“A frost-paguro, I think, I have heard them called.” Farciya huddled closer to the warmth that the creature’s burning body offered. “I thought they were legend, but in a dreaming that can contain the sound-gaunts, I suppose it is not too farfatched that they exist.”

“What else have you heard of them?” Tiris said, himself bundled strongly against the cold and as near to the dead thing’s greasy flames as he dared get.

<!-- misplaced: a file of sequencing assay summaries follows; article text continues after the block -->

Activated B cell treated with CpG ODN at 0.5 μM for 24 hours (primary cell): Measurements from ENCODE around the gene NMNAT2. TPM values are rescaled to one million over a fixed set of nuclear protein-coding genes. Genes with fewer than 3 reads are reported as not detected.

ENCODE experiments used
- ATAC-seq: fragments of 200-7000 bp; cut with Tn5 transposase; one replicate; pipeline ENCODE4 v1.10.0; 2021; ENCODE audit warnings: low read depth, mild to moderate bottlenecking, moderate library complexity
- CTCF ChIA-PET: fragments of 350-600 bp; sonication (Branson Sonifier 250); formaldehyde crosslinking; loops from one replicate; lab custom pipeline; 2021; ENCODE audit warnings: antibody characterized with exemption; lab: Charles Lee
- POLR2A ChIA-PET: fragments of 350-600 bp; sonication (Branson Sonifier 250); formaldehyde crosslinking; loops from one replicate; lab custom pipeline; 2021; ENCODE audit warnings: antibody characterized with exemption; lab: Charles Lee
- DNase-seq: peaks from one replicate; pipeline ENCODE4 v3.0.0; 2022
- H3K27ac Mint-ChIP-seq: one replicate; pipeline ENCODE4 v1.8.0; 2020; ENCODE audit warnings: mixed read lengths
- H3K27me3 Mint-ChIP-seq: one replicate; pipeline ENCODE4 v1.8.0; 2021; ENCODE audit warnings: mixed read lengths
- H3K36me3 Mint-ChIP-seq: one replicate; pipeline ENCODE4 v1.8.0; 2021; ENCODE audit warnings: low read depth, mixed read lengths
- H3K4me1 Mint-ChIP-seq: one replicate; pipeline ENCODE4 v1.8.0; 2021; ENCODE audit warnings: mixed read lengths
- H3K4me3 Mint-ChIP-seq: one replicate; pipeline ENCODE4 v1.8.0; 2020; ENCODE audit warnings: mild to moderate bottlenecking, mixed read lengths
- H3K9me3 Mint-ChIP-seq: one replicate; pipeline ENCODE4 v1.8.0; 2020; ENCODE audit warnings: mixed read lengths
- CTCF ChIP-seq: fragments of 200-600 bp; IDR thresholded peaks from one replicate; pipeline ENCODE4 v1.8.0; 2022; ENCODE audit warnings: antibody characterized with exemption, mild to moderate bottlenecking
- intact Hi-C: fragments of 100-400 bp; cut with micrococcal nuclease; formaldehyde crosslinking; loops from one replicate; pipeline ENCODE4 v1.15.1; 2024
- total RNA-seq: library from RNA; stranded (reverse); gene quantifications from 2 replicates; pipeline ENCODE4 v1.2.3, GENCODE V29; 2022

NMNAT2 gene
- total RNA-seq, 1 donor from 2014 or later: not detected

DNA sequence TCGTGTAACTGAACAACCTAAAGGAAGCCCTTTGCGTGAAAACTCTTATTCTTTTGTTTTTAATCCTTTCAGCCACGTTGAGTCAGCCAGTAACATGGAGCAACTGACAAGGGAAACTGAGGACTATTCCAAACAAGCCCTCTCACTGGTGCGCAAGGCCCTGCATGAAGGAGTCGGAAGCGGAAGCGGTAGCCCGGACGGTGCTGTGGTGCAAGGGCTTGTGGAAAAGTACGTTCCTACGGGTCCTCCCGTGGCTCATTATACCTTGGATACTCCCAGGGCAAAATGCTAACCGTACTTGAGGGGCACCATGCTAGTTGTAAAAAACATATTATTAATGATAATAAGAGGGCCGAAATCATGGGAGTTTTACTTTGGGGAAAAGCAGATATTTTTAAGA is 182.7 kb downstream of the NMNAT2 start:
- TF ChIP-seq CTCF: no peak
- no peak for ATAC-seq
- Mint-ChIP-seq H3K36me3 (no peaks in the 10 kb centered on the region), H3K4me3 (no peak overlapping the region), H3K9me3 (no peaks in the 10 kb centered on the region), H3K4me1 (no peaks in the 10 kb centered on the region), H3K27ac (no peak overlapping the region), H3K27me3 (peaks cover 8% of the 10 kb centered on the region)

“Wild stories. That they are dreamers lost to the great snowy wilderness, that there is a mound of severed left arms in the deep wilderness where they make their sacrifice for survival.” Farciya shuddered. “But also that they are simple beasts in a shape we find terrifying, searching for food and warmth, the same as we.”

“That word, ‘paguro.’ What does it mean?”

“A joke, I think. It’s an old word for crab, I suppose because one arm is so much larger than the other.”

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